Bergkamp’s importance to Arsenal was perfectly highlighted during Arsenal’s double winning season of 1997-98, when he either scored or assisted a third of all goals scored by Arsenal that season.
Bergkamp had a happy knack of scoring some outrageous goals, including what is widely considered as the best hat-trick in football against Leicester. That month, all three goal-of-the-month goals were Bergkamp’s; the only time that has happened in Premier League history.
His goal against Newcastle, where he calmly slotted the ball past Shay Given after rounding Nikos Dabizas with an outrageous flick, has been voted the best goal ever scored in the Premier League.
Nicknamed ‘The Dutch with a Touch’, Bergkamp’s ball control and first touch is paralleled only by Johan Cruyff’s; the man who handed Bergkamp his debut in 1986. “My first touch, or anyone’s first touch; that is the most important thing in the game,” he used to say. And he highlighted this with his late quarter-final winner against Argentina. His first touch got the ball perfectly under his control from a long ball from former Ajax teammate Frank De Boer. His second touch took the ball past one of the world’s best defender of the time; Roberto Ayala. And with his third, he used the outside of his foot to curl the ball into the corner from a tight angle, sending all of Holland into raptures.
Bergkamp is considered the greatest Dutch footballer by many and was their leading all-time goal scorer at one point, a considerable achievement considering that he stands alongside the likes of Marco van Basten and Cruyff, and his position as a second striker. In April 2006, Simon Kuper wrote in the Financial Times, “One night last year some legends of Dutch football gathered for dinner in an Amsterdam house. Around midnight, conversation turned to an old question: who was the best Dutch footballer ever? Dutchmen have been voted European Footballer of the Year seven times, more than any other nationality except Germans. Yet Jan Mulder, a great centre-forward turned writer, chose a player who had never even threatened to win the award nor, at the time, a Champions League: Bergkamp. He had the finest technique,’ said Mulder. Guus Hiddink, the great Dutch manager, nodded, and so the matter was settled.”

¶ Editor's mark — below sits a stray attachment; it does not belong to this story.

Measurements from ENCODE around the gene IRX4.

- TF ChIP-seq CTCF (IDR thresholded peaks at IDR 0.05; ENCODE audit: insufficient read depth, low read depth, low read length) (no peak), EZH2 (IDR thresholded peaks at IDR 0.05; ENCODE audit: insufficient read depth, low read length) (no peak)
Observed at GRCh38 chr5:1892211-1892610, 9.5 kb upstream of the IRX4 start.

Despite his fear of flying, which caused him to miss many important matches for club and country, he is also considered by many as the best player to have played in the Premier League, helping Wenger take Arsenal to new heights.
Arsenal’s results have dipped considerably since Bergkamp’s retirement and it is fitting that the first game at Arsenal’s new stadium was his testimonial as they bid a collective farewell to their home ground and the man that made it such a daunting place for away defences.
For the complete Hall of Fame series, log on to here.
Published in The Express Tribune, May 21st, 2014.
Like Sports on Facebook, follow @ETribuneSports on Twitter to stay informed and join in the conversation.